Figure 5: Contour ring method results. Left: Traditional inkpad when stamping occurred first in the sequence. Right: Traditional inkpad when copying occurred first in the sequence. Green cross strokes are from stamping; yellow vertical strokes are from photocopying

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When copying occurs before stamping, the edge of the toner strokes in the overlapping areas is flat and unbroken. Although the edge may appear slightly lighter in the overlapping areas than in the nonoverlapping areas and exhibit a slight deformation, the overall appearance should be the same in both areas [Figure 5], right side].

When using the contour ring method, the selection of the testing area is very important. For toner, complete strokes should be analyzed in both the overlapping and nonoverlapping areas. For stamp ink, locations where the red ink is relatively complete and uniform should be analyzed. These sampling locations are chosen to obtain results that are as close to reality as possible.


  Discussion Top


In this study, all the four tested methods were found to exhibit different characteristics for some or all of the four types of stamps analyzed. From the stamp perspective, inkpads and traditional stamp pads are more likely to be examined, and almost all methods are useful for testing these two types of stamps. Among the methods, fluorescence microscopy is simple to operate and nondestructive and produces good test results for all of the types of stamp tested. This method is highly recommended.

This study shows that the 3D pseudo-color image and contour ring methods are currently able to provide some useful results for only one or two types of stamp. This is because they are limited by certain parameters, including the choice of the tested area and the operation index. Therefore, an expert may be needed to operate these systems.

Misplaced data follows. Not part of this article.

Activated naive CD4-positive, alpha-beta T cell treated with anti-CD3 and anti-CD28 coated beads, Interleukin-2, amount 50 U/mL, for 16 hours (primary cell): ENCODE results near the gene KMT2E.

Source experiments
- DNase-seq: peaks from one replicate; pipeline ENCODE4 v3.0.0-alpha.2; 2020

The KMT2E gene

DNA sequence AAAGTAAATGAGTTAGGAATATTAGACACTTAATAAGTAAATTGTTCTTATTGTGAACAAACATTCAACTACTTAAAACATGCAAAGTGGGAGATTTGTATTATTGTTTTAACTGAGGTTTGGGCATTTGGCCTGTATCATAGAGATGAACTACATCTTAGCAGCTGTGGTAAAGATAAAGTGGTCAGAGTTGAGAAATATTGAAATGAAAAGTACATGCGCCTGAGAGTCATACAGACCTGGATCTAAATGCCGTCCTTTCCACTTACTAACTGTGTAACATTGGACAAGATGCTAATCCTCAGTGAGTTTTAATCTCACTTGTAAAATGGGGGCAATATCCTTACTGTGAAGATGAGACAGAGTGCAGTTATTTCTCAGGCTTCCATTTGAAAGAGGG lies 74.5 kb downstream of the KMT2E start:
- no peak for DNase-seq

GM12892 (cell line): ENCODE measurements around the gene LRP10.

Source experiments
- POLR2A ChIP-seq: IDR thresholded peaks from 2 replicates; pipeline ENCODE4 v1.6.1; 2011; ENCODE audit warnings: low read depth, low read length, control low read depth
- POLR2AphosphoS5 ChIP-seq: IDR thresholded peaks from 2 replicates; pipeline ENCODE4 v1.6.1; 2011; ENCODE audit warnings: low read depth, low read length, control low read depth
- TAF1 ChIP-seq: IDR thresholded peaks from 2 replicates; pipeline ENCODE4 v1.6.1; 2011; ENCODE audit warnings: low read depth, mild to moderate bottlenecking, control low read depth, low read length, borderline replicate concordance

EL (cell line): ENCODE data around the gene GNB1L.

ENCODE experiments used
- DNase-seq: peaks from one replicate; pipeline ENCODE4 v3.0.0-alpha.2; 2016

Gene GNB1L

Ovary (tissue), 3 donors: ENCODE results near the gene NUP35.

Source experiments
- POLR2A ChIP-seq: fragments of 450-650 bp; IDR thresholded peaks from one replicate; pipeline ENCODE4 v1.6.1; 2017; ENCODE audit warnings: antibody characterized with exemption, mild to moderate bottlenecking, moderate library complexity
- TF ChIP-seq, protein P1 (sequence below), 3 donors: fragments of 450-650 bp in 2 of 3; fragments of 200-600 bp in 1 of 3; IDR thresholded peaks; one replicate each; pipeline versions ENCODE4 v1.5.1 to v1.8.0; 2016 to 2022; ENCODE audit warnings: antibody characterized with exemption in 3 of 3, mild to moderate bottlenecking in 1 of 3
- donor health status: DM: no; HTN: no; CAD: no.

Determining the copying and stamping sequence is a very difficult task, and multiple complementary methods are needed. Indeed, when more methods are used, the results are closer to reality. Therefore, methods to determine the copying and stamping sequence must continue to be developed and analyzed.

Financial support and sponsorship

Nil.

Conflicts of interest

There are no conflicts of interest.

 
  References Top

1.
Wu L, Zhang Y, Yu J. "Nondestructive examination of sequence of laser printing document and seal impression by using IDMH-Z780 system". The seventh questioned document examination academic communication. Beijing: Chinese People's Public Security University Press; 2008. p. 690-4.  Back to cited text no. 1
    
2.
Wu L, Zhang Y, Yu J, Wang G, Wu YZ, Liang W. Determination of sequence of handwriting and seal impression by using IDMH-Z780 system. J Forensic Sci Technol 2010;(5):26-8.  Back to cited text no. 2
    
3.
Zou H. Research on Determining the Sequence of Seal Imprint and Laser Printing Writings with IDMH-Z880 System. Master's Thesis; 2010.  Back to cited text no. 3
    
4.
Liu J, Yuan J, Shen Y. Research on nondestructive inspection methods about the sequence of file and seal impression in questioned document. Interpol Technol 2001;(3):350-2.  Back to cited text no. 4
    


    Figures

  [Figure 1], [Figure 2], [Figure 3], [Figure 4], [Figure 5]